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What she cautioned me against is closing myself off to the possibility that there is a God and that he can speak to me. She's concerned I'm throwing the baby out with the bathwater by seeming to lean towards atheism. She's sensing that I'm feeling alone and insecure in my current state of shock and some sadness/confusion about how wrong I was about Christianity for my whole life. In part, she's right about that. She also said that she believes that people have too many spiritual experiences and that this world is shouting out the truth of a creator for there to be no God. She believes that it's a lot more fun and interesting to go through life thinking that God exists than to be an atheist, and that all the atheists she's ever known have seemingly had a hole in their lives that they were always striving to fill with something. She's never met a content and happy one.

 

Hi Sarah,

Your friend's experiences aren't the same as yours. So what can she offer you, but her own perspectives that are lacking what you've experienced. Since she was never an atheist, what can she possibly help you with? If happiness and contentment is subjugation, then why did you leave the fold? People who embrace established religion do so because they were taught to believe, or are willing to sacrifice thinking for a sense of community, or feel a "hole" inside themselves,etc. They have not thought through they big questions of life. They would rather have answers handed to them.

 

The results of accepting what others say about "religion" or "spirituality" are all over this site, and it isn't pretty! We suffer(ed) because religious institutions demand conformity. Organized religion is about keeping believers under control and getting at their money. If you want to "find God", reading pro and con helps, but only you can resolve your own thoughts and feelings about it. What resolved it for me was learning about and being in nature, and the realization that everything is interconnected and made of the same "stuff". The desire for God to be outside or over-and-above you is really about power and parenting.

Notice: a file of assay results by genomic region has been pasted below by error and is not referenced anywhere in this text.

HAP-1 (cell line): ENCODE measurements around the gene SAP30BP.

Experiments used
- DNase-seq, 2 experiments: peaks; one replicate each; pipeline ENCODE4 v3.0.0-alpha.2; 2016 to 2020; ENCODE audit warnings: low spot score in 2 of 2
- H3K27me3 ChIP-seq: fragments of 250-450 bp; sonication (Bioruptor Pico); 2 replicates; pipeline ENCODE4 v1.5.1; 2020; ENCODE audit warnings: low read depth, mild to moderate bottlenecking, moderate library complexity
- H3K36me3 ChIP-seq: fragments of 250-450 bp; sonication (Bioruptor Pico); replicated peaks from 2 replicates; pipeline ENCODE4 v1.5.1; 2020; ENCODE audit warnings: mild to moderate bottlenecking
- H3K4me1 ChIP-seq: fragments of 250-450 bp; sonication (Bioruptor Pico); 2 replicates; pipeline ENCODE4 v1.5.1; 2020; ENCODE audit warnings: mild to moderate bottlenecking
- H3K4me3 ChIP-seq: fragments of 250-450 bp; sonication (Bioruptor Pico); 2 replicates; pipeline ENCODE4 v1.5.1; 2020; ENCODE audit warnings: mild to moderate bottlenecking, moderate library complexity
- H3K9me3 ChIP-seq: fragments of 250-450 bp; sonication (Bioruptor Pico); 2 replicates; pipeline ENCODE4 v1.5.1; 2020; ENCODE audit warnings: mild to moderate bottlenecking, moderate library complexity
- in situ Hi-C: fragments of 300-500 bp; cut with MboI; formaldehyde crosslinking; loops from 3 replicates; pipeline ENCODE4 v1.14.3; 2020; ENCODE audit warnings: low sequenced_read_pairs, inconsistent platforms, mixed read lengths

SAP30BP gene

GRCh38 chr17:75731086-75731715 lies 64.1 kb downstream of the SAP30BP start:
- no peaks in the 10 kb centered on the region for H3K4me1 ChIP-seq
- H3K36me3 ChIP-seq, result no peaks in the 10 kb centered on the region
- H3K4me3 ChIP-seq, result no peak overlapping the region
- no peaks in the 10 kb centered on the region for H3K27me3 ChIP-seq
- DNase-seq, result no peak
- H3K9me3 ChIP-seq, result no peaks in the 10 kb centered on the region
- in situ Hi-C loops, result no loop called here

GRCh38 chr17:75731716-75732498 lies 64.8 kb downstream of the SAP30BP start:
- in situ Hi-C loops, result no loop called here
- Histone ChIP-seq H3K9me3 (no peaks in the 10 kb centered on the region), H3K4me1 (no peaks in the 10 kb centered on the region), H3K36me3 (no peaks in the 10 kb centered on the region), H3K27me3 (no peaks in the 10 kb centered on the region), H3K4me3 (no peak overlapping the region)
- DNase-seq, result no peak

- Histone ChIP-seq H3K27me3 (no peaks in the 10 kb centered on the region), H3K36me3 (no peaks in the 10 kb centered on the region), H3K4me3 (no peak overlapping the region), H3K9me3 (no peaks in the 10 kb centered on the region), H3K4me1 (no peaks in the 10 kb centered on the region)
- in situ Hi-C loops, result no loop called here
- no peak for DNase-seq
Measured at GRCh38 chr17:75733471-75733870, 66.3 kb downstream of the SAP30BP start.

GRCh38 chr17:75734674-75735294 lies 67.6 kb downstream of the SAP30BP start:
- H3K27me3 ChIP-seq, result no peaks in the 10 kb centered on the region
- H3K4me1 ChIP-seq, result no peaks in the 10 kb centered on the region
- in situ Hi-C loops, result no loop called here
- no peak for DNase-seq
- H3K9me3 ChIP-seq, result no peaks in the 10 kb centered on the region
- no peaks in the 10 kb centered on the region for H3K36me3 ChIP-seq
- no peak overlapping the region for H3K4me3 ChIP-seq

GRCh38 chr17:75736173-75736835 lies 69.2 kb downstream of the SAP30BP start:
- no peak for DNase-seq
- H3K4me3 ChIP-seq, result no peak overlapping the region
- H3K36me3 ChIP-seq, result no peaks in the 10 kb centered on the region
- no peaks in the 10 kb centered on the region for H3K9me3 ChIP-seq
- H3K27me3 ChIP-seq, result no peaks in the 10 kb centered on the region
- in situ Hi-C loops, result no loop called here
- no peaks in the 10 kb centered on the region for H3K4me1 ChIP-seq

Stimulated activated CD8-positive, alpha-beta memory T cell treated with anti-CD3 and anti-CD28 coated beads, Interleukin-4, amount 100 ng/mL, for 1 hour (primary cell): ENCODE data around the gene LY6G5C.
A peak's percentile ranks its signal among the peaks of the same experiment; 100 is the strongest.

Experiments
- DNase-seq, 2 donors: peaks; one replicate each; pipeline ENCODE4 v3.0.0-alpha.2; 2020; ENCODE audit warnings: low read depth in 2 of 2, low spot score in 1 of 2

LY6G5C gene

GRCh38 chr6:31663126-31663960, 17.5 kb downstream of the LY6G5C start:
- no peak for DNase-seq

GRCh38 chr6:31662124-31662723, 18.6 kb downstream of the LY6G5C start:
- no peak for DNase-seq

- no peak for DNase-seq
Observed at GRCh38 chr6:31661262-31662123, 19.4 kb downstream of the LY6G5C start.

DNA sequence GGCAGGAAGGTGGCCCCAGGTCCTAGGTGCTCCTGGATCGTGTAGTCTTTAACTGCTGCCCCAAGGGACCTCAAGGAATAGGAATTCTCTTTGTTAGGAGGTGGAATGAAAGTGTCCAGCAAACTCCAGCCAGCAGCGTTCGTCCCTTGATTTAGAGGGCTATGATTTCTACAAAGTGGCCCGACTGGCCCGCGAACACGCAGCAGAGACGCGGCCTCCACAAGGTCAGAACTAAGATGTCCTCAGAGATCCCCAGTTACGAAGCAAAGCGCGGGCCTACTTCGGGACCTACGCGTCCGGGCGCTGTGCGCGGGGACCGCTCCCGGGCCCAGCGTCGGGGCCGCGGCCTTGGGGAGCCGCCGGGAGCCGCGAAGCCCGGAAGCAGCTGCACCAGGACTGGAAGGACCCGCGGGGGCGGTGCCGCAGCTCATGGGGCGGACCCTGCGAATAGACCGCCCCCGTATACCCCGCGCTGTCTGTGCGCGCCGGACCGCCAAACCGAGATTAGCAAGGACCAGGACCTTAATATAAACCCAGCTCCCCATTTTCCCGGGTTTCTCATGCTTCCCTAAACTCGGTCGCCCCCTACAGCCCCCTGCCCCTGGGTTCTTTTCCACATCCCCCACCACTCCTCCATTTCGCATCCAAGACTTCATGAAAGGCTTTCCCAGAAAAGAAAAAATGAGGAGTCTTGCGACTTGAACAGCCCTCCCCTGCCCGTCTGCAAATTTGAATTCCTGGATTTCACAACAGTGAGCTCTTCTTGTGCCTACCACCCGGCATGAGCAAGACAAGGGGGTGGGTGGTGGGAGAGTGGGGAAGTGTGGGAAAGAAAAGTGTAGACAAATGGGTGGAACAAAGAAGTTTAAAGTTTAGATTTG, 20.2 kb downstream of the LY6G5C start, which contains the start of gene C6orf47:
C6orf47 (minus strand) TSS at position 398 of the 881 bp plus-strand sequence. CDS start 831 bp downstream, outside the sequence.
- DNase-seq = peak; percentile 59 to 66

Where did life come from? Why are we alive? Why do we die? Religions have failed to answer these questions without harming humanity and all other life in the process. They expect us to live for certainty in an ambiguous life. Certainty is for the immature and spiteful. My two cents is, ask your questions and observe for yourself. You might be pleasantly surprised at what you find.

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Guest Valk0010

Wouldn't any sort of dealing with any kind of god be a religion. Or better yet any kind of god belief be a religion. You could even just be a monotheist or a polytheist without any uniform dogma hypothetically, that would mean you still have a religion.

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Wouldn't any sort of dealing with any kind of god be a religion. Or better yet any kind of god belief be a religion. You could even just be a monotheist or a polytheist without any uniform dogma hypothetically, that would mean you still have a religion.

 

In the strictest sense, yes. "Religion" comes from a Latin word meaning "to bind together." Anything that "binds" us to a god, or spiritual concept, can be called a religion.

I think what's being expressed here is that there is no "one religion" that encompasses God/the Divine. And I know I can be called "religious", but I am certainly not dogmatic.

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Guest Valk0010

Wouldn't any sort of dealing with any kind of god be a religion. Or better yet any kind of god belief be a religion. You could even just be a monotheist or a polytheist without any uniform dogma hypothetically, that would mean you still have a religion.

 

In the strictest sense, yes. "Religion" comes from a Latin word meaning "to bind together." Anything that "binds" us to a god, or spiritual concept, can be called a religion.

I think what's being expressed here is that there is no "one religion" that encompasses God/the Divine. And I know I can be called "religious", but I am certainly not dogmatic.

I guess we are saying the same thing but in different ways, to me if your just say a monotheist(believing in a personal god of no particular specific sort or revelation) to me your religious And monotheism is a religion.

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Sarah: From where I have come from and what I have seen of different religions and spirituality, your friend still seems to be locked into certain restrictive ways of thinking. I would not accept what someone else has said in these areas without a thorough personal investigation.